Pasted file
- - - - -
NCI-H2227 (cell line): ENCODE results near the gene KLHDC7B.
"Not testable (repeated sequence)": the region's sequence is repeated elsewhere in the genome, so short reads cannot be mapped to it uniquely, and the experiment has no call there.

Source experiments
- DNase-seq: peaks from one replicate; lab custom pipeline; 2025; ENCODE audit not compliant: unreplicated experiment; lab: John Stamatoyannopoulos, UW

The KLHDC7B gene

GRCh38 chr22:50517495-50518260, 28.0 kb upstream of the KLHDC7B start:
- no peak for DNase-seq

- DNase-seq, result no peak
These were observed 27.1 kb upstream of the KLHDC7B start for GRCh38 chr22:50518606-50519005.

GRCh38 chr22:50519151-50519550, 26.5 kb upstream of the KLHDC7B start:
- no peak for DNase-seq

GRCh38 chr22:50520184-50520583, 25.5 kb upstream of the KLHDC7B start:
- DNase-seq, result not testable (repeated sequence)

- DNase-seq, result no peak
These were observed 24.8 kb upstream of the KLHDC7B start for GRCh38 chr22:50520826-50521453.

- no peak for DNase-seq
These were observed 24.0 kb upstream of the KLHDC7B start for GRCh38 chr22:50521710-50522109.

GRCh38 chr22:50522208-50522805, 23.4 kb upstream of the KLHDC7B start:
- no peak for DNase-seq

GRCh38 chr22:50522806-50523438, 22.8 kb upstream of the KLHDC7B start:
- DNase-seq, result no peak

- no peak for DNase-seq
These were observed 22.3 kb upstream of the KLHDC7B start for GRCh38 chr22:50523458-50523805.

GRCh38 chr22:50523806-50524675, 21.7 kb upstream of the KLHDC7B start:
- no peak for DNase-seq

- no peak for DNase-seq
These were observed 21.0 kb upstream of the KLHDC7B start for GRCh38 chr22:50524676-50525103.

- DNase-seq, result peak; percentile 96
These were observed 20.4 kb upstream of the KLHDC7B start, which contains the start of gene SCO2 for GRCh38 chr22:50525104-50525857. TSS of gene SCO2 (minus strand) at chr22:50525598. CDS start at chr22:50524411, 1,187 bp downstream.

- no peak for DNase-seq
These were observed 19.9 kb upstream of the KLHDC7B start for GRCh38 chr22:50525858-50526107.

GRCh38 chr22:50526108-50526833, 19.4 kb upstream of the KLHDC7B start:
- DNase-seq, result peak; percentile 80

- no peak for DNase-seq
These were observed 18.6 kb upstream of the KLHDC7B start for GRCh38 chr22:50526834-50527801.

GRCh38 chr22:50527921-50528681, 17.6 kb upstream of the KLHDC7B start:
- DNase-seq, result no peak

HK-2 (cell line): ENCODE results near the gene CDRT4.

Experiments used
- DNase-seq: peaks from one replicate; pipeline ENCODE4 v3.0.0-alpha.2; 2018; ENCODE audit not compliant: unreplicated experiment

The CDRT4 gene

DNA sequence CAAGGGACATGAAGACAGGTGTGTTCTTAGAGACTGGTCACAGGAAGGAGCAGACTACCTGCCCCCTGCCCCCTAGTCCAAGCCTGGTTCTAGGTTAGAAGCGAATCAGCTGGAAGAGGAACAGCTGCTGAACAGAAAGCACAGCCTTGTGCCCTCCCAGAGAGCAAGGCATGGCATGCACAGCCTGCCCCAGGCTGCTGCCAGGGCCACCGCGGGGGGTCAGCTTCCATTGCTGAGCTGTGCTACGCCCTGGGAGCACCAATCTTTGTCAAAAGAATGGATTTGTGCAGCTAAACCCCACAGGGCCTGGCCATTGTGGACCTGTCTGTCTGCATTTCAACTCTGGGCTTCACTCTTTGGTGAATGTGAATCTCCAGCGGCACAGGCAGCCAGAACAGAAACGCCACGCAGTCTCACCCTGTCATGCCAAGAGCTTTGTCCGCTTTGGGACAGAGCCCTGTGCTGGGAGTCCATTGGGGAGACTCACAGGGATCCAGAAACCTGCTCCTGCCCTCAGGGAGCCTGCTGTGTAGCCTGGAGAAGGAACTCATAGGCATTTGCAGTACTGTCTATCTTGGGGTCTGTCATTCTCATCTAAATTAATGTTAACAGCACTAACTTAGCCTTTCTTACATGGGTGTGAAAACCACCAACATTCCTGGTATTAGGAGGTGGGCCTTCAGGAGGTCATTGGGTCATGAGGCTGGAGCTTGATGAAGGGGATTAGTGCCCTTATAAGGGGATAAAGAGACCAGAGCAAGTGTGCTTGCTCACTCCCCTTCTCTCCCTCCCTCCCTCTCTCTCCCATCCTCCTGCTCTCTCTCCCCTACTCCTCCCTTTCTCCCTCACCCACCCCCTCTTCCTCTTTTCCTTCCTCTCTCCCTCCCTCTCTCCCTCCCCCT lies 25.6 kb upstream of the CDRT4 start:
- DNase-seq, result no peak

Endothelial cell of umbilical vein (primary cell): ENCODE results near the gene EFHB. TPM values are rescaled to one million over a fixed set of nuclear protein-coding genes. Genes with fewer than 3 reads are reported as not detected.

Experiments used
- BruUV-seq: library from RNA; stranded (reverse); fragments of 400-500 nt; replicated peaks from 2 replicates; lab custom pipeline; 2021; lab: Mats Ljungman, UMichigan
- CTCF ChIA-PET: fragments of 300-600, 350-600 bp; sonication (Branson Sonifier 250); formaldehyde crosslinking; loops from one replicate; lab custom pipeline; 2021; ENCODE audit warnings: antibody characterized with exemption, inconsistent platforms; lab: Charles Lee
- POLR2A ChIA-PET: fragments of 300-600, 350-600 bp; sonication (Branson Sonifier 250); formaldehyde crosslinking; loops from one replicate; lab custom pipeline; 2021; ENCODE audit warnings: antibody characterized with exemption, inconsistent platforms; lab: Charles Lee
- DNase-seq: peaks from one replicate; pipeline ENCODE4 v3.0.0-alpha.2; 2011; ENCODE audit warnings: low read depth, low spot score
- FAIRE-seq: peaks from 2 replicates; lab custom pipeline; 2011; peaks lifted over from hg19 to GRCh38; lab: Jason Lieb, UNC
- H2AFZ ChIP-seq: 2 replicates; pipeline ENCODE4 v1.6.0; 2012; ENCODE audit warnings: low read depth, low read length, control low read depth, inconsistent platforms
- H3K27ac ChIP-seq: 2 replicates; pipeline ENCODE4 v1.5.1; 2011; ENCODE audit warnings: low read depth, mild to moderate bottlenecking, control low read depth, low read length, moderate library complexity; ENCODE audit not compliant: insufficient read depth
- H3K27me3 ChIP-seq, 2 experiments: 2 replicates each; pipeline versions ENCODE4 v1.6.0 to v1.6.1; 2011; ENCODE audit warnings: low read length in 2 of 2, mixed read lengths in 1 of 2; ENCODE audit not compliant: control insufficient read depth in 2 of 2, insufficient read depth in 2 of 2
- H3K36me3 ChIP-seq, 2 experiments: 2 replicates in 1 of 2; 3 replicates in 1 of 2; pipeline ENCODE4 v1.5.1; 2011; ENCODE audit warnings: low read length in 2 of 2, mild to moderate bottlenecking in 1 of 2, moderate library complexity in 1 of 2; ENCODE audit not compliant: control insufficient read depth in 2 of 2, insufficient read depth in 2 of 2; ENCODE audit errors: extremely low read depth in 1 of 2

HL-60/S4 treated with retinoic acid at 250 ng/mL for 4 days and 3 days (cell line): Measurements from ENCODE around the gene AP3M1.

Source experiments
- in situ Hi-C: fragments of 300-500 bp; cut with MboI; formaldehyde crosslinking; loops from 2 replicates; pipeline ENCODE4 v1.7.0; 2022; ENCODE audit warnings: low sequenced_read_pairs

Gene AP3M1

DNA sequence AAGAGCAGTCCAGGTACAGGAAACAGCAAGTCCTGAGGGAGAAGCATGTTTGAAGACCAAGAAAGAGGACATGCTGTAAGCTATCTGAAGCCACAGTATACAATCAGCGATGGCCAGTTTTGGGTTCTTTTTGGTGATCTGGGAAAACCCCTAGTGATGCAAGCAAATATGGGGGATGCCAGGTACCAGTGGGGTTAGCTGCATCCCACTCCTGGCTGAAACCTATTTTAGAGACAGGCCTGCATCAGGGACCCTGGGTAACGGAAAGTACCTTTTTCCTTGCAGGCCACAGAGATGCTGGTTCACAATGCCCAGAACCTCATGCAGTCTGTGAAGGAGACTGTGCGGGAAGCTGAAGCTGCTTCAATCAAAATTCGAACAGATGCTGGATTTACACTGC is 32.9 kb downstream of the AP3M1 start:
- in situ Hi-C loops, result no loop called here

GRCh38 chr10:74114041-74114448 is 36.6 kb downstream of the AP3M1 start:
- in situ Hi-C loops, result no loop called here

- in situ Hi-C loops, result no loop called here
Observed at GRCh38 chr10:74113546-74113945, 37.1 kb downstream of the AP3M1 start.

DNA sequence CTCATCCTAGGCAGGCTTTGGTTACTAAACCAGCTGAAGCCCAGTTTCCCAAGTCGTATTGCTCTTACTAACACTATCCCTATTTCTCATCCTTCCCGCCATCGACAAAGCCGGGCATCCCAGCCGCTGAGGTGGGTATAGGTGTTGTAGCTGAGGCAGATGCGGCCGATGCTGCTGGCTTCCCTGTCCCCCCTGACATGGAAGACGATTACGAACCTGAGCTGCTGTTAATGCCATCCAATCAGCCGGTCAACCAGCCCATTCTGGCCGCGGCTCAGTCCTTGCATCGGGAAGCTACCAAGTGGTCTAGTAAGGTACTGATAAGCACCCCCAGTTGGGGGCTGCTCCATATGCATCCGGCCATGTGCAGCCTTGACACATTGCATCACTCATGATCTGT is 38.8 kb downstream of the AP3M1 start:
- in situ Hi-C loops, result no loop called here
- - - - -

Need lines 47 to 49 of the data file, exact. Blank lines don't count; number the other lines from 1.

- CTCF ChIA-PET: fragments of 300-600, 350-600 bp; sonication (Branson Sonifier 250); formaldehyde crosslinking; loops from one replicate; lab custom pipeline; 2021; ENCODE audit warnings: antibody characterized with exemption, inconsistent platforms; lab: Charles Lee
- POLR2A ChIA-PET: fragments of 300-600, 350-600 bp; sonication (Branson Sonifier 250); formaldehyde crosslinking; loops from one replicate; lab custom pipeline; 2021; ENCODE audit warnings: antibody characterized with exemption, inconsistent platforms; lab: Charles Lee
- DNase-seq: peaks from one replicate; pipeline ENCODE4 v3.0.0-alpha.2; 2011; ENCODE audit warnings: low read depth, low spot score